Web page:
Resource management sustainable agriculture solutions

The growth in the world population is inevitably accompanied by an increase in agricultural production, while the water resource is diminishing and the amount of arable land is decreasing significantly due to the urbanisation effect.

Farmers in all countries are now faced with a double challenge: to improve the productivity and yield of crops while preserving resources. Management of resource, and of water in particular, will be a critical issue in the years to come. SUEZ here and now stands side by side with farmers, to help them develop sustainable agriculture.

Build a sustainable agriculture, a world-wide challenge

The problem is easy to understand and difficult to resolve. In 2030 the population will be 9 billion inhabitants, against 7 billion today. A growth which, according to the FAO, will entail a 70% increase in agricultural production by 2050. Only the introduction of effective solutions that allow farmers to improve productivity while preserving resources, and especially water (today 70% of water consumption is used for agriculture), will enable to meet this challenge.

Aware of these stakes, SUEZ undertakes to support farmers with a circular economy approach and continuous improvement of their practices: reducing water and fertiliser consumption throughout the production cycle and use of organic matter.

Organic matter: a resource to be exploited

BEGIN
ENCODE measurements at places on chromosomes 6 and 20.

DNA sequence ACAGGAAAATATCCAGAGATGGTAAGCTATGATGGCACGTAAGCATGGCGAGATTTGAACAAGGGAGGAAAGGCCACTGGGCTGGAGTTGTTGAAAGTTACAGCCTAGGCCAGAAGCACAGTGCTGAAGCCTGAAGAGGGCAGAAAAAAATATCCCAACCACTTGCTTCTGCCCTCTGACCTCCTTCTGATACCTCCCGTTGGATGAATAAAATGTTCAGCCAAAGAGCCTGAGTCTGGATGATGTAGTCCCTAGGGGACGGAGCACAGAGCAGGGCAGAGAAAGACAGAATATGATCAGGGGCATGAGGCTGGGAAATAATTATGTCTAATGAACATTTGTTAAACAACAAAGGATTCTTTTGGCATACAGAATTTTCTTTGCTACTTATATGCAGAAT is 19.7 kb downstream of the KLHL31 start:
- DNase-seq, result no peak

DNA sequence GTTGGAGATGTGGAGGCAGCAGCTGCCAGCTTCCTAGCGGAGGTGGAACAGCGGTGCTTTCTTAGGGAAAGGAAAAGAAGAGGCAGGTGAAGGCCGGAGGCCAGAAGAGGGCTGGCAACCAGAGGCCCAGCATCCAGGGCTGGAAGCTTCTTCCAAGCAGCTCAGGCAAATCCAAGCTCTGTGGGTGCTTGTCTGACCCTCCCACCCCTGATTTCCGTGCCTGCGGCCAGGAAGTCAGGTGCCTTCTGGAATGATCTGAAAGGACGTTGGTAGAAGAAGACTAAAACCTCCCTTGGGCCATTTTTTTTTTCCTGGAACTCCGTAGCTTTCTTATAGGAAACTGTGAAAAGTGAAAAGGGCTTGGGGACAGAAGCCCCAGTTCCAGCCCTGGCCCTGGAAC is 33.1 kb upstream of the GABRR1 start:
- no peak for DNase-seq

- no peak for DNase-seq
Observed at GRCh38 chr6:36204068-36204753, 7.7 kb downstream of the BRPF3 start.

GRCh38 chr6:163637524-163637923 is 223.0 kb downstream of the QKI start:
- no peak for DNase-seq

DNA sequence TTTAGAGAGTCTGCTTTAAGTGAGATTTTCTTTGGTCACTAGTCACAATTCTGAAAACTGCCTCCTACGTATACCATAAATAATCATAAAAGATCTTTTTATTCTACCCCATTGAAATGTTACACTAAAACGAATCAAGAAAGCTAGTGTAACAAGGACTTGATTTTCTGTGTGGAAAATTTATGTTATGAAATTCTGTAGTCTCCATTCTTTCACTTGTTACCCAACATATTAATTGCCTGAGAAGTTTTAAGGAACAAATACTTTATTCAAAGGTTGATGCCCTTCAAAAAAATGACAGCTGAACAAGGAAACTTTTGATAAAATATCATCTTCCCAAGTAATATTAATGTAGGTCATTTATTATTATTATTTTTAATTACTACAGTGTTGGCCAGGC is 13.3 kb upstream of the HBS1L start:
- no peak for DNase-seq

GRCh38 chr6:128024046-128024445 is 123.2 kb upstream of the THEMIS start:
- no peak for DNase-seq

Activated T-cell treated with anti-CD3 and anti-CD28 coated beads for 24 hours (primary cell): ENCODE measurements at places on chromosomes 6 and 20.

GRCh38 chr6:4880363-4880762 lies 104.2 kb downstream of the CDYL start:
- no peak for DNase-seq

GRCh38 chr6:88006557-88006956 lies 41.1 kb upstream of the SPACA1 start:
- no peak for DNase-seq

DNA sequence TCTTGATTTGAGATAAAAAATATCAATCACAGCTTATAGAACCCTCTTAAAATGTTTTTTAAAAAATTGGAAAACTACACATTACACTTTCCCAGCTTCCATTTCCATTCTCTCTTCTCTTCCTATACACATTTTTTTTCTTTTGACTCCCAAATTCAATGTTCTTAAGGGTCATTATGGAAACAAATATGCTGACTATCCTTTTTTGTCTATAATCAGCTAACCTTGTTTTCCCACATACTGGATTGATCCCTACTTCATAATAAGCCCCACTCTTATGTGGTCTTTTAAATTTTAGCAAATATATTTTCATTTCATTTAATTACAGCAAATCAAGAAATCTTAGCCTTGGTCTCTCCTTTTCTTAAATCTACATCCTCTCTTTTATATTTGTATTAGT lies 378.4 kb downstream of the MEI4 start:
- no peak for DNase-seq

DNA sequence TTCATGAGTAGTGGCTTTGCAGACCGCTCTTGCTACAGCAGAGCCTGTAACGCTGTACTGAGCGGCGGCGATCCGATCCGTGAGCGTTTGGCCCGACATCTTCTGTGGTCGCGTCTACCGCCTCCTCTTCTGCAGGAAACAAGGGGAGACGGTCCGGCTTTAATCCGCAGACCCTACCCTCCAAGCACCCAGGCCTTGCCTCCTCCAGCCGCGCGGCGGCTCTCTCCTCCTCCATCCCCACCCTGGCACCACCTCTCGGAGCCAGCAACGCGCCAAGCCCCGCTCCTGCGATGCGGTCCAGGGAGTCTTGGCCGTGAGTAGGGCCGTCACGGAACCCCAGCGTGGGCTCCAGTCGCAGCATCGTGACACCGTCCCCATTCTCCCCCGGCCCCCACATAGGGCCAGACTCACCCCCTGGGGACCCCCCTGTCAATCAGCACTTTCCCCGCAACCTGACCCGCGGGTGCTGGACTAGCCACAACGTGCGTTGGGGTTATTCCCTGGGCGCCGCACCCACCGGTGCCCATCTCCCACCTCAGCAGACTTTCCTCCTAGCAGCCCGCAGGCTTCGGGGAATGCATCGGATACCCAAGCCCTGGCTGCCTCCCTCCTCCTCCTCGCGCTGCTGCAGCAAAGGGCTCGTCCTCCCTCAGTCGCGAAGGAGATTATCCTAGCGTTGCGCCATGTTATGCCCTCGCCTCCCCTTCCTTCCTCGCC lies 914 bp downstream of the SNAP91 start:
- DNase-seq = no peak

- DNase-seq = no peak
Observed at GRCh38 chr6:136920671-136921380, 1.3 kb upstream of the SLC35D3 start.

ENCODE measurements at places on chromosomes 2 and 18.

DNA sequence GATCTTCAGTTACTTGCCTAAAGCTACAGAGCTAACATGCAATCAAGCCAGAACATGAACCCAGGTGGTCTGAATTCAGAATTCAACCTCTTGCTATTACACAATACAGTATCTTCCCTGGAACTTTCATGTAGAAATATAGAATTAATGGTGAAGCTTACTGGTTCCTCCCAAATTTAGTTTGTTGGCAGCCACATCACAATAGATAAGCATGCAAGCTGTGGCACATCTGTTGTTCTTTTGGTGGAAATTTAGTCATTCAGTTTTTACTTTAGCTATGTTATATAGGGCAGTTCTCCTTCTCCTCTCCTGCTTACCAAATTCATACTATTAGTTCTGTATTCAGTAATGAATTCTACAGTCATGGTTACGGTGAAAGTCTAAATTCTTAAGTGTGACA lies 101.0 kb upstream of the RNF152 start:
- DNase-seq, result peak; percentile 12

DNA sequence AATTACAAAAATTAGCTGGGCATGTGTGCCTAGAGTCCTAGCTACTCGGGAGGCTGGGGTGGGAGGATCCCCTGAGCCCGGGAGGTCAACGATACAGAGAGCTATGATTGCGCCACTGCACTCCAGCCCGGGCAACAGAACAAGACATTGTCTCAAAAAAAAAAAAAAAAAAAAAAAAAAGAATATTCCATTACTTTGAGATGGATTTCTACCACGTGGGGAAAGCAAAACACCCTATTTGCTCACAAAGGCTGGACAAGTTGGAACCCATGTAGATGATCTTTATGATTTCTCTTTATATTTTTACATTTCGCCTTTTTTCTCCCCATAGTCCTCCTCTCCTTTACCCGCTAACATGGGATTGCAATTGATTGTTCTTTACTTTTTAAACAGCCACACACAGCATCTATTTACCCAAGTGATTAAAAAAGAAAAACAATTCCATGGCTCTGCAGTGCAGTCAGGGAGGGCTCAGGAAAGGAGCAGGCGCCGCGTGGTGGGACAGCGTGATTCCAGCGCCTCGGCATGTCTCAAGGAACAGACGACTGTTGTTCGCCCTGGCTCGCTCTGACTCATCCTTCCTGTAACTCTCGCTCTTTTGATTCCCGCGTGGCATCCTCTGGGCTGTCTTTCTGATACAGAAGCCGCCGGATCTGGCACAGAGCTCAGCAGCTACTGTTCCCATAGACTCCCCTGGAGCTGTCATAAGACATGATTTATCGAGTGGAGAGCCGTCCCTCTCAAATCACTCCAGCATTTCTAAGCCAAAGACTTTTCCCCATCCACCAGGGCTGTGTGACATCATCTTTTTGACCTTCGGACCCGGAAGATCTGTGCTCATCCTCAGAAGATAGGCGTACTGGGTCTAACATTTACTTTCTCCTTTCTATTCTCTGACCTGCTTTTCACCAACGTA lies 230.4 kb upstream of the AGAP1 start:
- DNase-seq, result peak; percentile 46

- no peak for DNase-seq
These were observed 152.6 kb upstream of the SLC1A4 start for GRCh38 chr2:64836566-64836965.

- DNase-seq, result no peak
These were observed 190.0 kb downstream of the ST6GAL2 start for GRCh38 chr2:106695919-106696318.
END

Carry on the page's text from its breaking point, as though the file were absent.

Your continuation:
The use of organic matter enables new resources to be created: a locally-renewable energy or standardised compost. Advantage: methods of producing compost and energy are complementary and can be carried out side by side.

The Méta Bio Energies site in Combrée (Maine-et-Loire), for example, notably receives and processes biowaste from the Rungis market, about 250 tonnes per month. It produces up to 8,000 MWh electricity from the biowaste from Rungis as well as agriculture and municipal green waste, i.e. the equivalent of the electricity consumption of over 2,000 households. The electricity thus produced is distributed on the grid while the heat is sold to the neighbouring Solairgies plant, specialising in drying industrial and urban sludge. Moreover between 22,000 and 24,000 tonnes of compost are produced per year from this biowaste.

Developing effective agricultural solutions respectful of water and energy resources

SUEZ has joined forces with Terrena, the leading French agricultural cooperative with 22,000 farmers, to create a common company, a true incubator of technical solutions and services for the agricultural world. This company helps farmers better manage water on their farms, to maintain the productivity and yield of crops by means of a range of innovative solutions. The company develops 2 types of services:

  • Optimising water and energy consumption by the food processing industry: helping the cooperative’s industrial sites in reducing their consumption over the entire water cycle;
  • Utilising agricultural organic matter as a resource, for example by installing micro-methanisation processes in farms with high animal production.



SUEZ has developed a smart irrigation and fertirrigation[1] system which enables farmers to optimise their water, energy and fertiliser consumption, while maintaining or increasing their production.